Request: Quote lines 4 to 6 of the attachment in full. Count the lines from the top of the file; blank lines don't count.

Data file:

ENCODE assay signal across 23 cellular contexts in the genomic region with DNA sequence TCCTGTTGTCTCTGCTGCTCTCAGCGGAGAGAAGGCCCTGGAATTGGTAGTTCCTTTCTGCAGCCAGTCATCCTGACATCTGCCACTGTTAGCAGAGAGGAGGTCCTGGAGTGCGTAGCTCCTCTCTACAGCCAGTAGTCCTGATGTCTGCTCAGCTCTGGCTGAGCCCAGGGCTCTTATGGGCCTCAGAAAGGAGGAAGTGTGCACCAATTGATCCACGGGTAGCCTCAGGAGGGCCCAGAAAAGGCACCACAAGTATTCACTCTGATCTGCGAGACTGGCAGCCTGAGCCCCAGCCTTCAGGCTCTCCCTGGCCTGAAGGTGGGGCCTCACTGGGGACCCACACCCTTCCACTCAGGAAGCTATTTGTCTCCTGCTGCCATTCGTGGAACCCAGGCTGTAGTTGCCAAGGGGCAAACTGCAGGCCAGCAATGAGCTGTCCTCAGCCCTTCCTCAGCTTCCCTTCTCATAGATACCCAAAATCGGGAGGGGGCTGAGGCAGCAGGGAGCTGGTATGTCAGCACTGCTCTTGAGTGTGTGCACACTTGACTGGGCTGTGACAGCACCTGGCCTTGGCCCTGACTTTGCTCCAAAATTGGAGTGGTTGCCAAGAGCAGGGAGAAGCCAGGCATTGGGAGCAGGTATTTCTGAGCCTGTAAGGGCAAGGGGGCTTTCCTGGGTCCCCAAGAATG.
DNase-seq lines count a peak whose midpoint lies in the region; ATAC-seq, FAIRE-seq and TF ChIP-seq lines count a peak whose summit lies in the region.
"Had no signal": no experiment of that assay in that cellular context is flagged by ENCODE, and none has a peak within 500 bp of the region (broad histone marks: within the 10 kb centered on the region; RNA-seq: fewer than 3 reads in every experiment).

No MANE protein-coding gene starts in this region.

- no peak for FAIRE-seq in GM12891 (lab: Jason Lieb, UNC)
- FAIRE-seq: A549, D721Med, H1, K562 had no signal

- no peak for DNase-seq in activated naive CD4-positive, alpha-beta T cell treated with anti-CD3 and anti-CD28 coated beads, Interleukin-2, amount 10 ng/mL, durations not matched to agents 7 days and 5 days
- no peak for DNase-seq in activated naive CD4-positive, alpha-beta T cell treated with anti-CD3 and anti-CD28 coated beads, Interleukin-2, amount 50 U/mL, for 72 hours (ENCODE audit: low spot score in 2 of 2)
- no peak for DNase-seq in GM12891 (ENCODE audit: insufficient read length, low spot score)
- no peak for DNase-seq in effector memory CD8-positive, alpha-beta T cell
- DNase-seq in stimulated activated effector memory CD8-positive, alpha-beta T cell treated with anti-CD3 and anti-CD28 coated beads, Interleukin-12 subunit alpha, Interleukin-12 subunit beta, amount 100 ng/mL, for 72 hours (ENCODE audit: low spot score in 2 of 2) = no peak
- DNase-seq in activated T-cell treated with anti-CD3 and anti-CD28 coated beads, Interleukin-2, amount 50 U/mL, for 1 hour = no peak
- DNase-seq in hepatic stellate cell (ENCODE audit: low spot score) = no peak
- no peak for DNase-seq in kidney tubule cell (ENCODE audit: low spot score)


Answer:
No MANE protein-coding gene starts in this region.

- no peak for FAIRE-seq in GM12891 (lab: Jason Lieb, UNC)
- FAIRE-seq: A549, D721Med, H1, K562 had no signal